Ever since the self-proclaimed “Father of the Blues”, W.C. Handy published ‘The Memphis Blues’ in 1912, the city has become synonymous with this musical form and often dubbed as the “Home of the Blues”.
As the closest big city to the Mississippi Delta, Memphis stood at the heart of the cotton economy and became a magnet for musicians seeking to escape the hardships of the Delta country. Inevitably they gravitated to the bars and barrelhouses of the notorious Beale Street, the main drag of the African American entertainment district. In turn, this area became a target for the field-recording units of the “race” record companies, with both the Victor and Columbia labels recording their first sessions in Memphis in 1927. This was a watershed moment which led to many of the greatest early country blues pioneers being recorded in Memphis including the featured Furry Lewis, Robert Wilkins, Sleepy John Estes and Memphis Minnie, undoubtedly the most influential and popular female country blues singer of all time.
Nowhere provided a concentration and diversity of early blues forms to rival Memphis, which brought together both rural and urban musical traditions and songs from traveling minstrel and medicine shows. Along with being a hub for Delta blues during the late 1920s, it was also the home of many of the great jug bands including Will Shade’s Memphis Jug Band and Gus Cannon’s Jug Stompers. Utilising cheap earthenware jugs along with other improvised instruments including washboards and kazoos, these bands developed out of the country blues and songster traditions and created an upbeat and comic sound perfectly suited to entertaining crowds, and far removed from the raw sound of the Delta blues. The Memphis Jug Band recorded under several different names for various labels and produced more sides than any other pre-war jug band including the timeless ‘On The Road Again’. Often referred to as a training ground for musicians, many fine performers passed through the ranks of the Memphis Jug Band including Memphis Minnie, who’s featured ‘North Memphis Blues’ sees her performing in a duo with her second husband Joe McCoy in 1930. Minnie Wallace was another female diva associated with the Memphis Jug Band and her classic ‘The Old Folks Started It’ includes the wonderful backing of band leader Will Shade and other members of his gang.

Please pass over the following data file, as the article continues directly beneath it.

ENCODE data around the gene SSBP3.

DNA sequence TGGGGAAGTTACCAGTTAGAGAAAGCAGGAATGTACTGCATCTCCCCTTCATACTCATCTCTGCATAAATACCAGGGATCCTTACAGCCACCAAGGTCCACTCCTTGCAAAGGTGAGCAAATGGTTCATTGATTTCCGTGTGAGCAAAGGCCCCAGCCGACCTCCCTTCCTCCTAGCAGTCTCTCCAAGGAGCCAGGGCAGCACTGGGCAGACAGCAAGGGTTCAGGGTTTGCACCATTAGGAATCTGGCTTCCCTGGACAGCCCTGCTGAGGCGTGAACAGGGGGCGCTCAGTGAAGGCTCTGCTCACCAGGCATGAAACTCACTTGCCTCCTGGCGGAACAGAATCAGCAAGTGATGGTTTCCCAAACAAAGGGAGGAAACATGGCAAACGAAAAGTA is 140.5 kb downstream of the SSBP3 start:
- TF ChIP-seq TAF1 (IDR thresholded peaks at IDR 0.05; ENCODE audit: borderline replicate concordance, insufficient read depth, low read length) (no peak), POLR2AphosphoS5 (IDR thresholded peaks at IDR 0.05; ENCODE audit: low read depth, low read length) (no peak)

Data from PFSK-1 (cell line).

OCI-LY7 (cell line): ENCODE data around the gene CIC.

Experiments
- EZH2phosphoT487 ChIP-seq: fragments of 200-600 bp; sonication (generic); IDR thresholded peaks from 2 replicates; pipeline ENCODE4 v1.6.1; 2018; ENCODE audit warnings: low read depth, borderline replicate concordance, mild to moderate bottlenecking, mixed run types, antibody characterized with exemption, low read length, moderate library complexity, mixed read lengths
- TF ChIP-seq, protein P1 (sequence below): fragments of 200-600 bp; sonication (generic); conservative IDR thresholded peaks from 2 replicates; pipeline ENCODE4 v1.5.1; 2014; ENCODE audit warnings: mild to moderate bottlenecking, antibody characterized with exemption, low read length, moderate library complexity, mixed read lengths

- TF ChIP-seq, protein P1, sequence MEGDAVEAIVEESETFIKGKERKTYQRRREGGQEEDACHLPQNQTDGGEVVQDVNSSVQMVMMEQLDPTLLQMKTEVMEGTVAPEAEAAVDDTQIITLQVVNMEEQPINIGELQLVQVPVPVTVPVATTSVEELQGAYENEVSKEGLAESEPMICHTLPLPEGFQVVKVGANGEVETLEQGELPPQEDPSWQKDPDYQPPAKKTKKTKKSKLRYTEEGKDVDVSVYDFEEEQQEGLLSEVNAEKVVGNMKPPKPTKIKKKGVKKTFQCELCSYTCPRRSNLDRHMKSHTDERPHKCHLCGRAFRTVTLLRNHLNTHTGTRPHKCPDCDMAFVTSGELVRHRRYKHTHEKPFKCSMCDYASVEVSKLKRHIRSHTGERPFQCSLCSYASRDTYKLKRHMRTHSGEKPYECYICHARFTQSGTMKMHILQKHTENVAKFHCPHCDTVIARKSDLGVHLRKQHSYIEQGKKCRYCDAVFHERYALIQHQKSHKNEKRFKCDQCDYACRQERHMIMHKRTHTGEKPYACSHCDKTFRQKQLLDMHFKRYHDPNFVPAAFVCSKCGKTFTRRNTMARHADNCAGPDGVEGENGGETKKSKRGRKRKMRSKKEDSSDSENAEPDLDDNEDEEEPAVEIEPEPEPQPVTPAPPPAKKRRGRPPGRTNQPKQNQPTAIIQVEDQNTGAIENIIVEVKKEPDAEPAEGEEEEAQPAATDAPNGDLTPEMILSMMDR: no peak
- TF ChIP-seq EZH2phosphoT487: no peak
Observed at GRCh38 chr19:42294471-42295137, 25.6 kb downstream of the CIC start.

Considered by many to be the personification of the Memphis blues, Walter “Furry” Lewis was born in Greenville, Mississippi in 1893, but relocated to Memphis as a boy. With his subtle and spontaneous guitar and vocal style, Furry Lewis was one of the first of the blues musicians active in the 1920s to be brought out of retirement and given new opportunities to record and perform during the folk & blues revival of the 1960s. Likewise, Robert Wilkins was another prominent Memphis bluesman who was originally born in Mississippi but made his name in Memphis. After making his last pre-war recordings in 1935 he shortly joined the Church of God in Christ and became a minister. Like Furry Lewis, Wilkins was rediscovered in the 1960s and performed and recorded gospel material along with the blues.
Virtually nothing is known about Tom Dickson, apart from a remembrance by Mississippi Joe Callicott, who said he played “...around Memphis.” Clearly a very sophisticated guitarist, his heartfelt ‘Happy Blues’ was unfortunately just one of six sides recorded in Memphis in 1928, of which only four were issued. Similarly, Allen Shaw is also shrouded in mystery whose ‘I Couldn’t Help It’ highlights his glorious, dynamic baritone vocals.
Another powerfully voiced bluesman, Frank Stokes was born sometime between 1877 and 1888 (accounts vary) and is widely considered as the father of the Memphis blues guitar style whose important legacy has only recently been fully appreciated. His heartfelt ‘How Long Blues’, highlights his musical finesse which set him apart from many of his less polished contemporaries, honed over the many years he spent performing with travelling medicine shows.